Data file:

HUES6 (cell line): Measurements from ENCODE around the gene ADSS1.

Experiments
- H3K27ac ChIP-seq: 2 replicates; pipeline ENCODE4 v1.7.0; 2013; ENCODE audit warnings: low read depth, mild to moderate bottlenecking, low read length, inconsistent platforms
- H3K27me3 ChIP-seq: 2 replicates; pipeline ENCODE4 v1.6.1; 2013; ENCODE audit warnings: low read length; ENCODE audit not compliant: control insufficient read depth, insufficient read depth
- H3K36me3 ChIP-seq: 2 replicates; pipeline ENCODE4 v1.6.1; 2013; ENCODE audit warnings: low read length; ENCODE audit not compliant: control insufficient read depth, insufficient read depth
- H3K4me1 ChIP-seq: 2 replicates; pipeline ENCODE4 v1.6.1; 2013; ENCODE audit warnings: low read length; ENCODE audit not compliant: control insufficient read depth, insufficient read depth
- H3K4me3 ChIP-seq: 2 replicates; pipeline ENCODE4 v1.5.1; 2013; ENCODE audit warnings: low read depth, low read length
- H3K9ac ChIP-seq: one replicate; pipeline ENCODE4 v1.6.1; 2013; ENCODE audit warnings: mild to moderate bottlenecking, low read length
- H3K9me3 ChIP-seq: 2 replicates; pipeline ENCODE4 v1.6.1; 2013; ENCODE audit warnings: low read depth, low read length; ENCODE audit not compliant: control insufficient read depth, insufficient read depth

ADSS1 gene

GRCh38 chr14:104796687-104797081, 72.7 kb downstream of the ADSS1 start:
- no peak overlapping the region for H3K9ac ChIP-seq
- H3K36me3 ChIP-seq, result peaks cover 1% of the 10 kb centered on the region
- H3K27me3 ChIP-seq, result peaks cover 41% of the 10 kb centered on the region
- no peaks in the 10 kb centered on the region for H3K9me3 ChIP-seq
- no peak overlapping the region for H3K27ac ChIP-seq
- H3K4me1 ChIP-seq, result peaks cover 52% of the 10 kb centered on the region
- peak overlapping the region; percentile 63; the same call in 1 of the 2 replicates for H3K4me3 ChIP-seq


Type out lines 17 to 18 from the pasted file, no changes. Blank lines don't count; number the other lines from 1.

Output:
- H3K4me1 ChIP-seq, result peaks cover 52% of the 10 kb centered on the region
- peak overlapping the region; percentile 63; the same call in 1 of the 2 replicates for H3K4me3 ChIP-seq